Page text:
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Losing small town, gaining city

Monterey Herald, July 14, 2009



Palos Verdes Estates is among the wealthiest incorporated cities in the country and one of the smallest, at 5 square miles. It has little in common with the more diverse, larger, 40-45 square mile, proposed Carmel Valley incorporation area. Here is a better comparison.

In 1968, we moved to a quaint, newly incorporated city, population 19,000 and about 55 square miles. Conceived in the 1950s as a small master-planned community, incorporation was proposed in 1964 as a way to gain control of issues and contain growth. It soon became obvious, post-incorporation, that the opposite was happening.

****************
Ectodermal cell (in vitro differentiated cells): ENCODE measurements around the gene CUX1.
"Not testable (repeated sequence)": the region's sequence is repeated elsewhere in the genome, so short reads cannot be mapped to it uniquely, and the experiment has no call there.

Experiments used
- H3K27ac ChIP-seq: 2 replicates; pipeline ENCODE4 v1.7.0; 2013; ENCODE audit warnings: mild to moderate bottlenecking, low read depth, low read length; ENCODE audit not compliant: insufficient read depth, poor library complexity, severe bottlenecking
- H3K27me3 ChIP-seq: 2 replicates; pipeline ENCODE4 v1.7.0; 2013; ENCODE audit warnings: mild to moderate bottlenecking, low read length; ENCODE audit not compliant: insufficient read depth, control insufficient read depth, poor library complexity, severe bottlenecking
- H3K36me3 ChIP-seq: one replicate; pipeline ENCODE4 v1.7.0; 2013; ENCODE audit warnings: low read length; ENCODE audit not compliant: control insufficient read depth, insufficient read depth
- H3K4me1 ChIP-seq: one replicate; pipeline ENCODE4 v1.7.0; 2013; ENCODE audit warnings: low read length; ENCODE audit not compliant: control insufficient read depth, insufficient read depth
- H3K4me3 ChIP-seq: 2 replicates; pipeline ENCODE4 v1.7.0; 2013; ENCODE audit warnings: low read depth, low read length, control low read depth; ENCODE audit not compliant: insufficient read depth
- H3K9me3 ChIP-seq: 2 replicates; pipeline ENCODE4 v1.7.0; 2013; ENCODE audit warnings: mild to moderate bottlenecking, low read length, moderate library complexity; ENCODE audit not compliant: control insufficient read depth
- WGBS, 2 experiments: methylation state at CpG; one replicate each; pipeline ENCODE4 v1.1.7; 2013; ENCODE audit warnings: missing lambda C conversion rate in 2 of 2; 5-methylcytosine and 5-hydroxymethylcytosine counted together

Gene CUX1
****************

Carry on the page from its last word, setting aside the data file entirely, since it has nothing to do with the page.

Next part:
Services and maintenance contracts with the county, in the long run, were not working to any benefit and clearly had to be taken over by the new city, but the small population and business base couldn't afford to support the large area.

Enter developers and the "m" word, "mitigation." Roads improved, services improved, the bills got paid and the quaint community disappeared, replaced by a beautiful city.

Today, Thousand Oaks has 128,650 people. The annual budget in 2007 was $86 million.
The voters lost the small town that incorporation was supposed to preserve and got a real city. Think about it.

Marjorie Longo
Carmel Views



Last Updated: Jul 14, 09

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